• For online presentations, check your audio system and sound level.

Non-verbal cues

  • Stand or sit up straight (if online), hold your head up and try to look relaxed.
  • Make eye contact with audience members or look directly at the camera.
  • Avoid turning away from the audience or camera when looking at presentation slides.
  • Pay attention to your group members when they are speaking.

Engaging your audience 

  • Always pay attention to your audience. Check that the audience is engaged. ‘Does this make sense?’. ‘Is this clear?’.
  • Treat your presentation as a conversation between you and your audience. Always speak to the audience, avoid reading from notes.
  • Speak confidently. Confident presenters can better engage an audience.
  • Run polls, questionnaires or pose questions to your audience.
  • Include short activities. ‘Discuss… with the person next to you… and report back…’.
  • Be prepared to pause the presentation to respond to questions or clarify points.
  • Use exemplars or prototypes to demonstrate or illustrate key points.
  • Prepare questions for your Q&A in case there are no questions from the audience.
  • For online presentations, use chat, whiteboards, annotations, polls, breakout rooms and other functionalities of programs such as Zoom.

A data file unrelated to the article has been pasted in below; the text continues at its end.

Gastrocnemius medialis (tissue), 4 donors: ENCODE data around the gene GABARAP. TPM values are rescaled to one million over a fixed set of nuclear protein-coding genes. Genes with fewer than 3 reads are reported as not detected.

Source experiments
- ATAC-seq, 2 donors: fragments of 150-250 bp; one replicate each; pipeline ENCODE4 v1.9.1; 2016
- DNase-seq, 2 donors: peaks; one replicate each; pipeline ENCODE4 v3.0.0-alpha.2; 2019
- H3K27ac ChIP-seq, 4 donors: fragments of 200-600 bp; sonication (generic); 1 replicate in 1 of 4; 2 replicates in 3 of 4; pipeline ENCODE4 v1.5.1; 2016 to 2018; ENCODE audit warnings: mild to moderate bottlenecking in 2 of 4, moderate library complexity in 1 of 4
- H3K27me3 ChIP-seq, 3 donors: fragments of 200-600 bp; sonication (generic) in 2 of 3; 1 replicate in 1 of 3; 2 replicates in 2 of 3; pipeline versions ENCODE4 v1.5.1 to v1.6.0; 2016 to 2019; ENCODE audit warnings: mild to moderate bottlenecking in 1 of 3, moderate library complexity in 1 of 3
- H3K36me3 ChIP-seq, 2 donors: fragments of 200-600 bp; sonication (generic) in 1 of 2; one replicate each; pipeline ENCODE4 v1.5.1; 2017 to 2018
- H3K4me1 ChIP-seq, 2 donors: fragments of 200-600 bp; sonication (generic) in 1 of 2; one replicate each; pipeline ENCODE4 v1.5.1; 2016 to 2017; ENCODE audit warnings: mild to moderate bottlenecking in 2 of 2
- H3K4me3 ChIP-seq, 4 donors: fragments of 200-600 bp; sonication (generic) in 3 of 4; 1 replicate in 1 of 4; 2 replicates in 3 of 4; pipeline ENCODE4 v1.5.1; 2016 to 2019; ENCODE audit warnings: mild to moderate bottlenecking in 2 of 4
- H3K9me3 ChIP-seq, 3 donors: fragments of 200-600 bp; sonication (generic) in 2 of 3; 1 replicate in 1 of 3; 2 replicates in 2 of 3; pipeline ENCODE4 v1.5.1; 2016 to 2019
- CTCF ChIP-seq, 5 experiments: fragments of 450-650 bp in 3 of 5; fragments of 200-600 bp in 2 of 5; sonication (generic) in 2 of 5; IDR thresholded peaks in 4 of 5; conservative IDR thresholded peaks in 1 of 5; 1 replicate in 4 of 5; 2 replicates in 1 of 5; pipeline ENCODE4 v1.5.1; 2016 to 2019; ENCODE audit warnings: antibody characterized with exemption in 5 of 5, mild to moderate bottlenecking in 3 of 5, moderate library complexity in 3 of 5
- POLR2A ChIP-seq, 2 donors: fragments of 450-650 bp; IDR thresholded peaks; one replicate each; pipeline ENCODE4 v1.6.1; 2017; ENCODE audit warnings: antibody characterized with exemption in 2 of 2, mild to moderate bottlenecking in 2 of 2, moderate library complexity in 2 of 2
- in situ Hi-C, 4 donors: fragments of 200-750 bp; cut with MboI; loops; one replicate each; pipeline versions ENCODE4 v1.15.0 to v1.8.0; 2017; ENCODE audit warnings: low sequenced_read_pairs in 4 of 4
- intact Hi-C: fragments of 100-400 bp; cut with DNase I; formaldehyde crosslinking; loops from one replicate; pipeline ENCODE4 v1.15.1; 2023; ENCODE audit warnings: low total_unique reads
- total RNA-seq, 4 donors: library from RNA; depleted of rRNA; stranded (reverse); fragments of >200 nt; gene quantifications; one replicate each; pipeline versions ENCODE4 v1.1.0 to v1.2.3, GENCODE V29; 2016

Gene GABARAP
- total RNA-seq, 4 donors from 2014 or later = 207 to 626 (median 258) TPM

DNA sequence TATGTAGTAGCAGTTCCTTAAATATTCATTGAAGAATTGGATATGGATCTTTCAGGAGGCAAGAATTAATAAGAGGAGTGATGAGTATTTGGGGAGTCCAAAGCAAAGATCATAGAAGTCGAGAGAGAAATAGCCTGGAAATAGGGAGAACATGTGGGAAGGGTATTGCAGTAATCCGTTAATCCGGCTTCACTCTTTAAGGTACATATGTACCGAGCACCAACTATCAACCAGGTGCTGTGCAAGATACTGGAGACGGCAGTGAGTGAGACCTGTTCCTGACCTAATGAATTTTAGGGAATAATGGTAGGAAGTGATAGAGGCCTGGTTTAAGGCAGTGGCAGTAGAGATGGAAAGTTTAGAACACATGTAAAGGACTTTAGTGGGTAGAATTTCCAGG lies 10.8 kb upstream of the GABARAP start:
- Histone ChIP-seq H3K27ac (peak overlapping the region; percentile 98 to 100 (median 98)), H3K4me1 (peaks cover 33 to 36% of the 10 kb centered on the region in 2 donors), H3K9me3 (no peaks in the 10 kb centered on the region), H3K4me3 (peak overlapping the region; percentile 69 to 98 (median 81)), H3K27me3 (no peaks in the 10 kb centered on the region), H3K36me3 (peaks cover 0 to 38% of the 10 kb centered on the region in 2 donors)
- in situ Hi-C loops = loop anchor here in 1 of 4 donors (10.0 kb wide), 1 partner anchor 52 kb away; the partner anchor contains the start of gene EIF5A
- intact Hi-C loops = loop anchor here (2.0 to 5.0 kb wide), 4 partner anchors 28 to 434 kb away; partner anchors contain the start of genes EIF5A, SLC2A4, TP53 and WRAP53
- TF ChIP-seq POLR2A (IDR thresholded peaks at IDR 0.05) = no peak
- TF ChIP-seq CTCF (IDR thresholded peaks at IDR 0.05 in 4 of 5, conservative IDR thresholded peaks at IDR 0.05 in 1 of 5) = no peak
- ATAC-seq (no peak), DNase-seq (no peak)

Visual aids

PowerPoint slides

  • Keep the text brief. ‘Less in more’. Use the 6 X 6 rule: 6 lines with 6 words each per slide.
  • Include a title slide with your topic, name (or names, if team) contact details and course.
  • Keep your slide design simple and formatting consistent.
  • Use headings, sub-headings, and bullet points.
  • Select figures, tables, and images carefully. Too many may overwhelm your audience.
  • Label and number figures etc. and use in-text referencing as appropriate.
  • Discuss or refer to all figures etc. in your delivery.  
  • Slow down for images and figures etc. The audience may need time to absorb such information.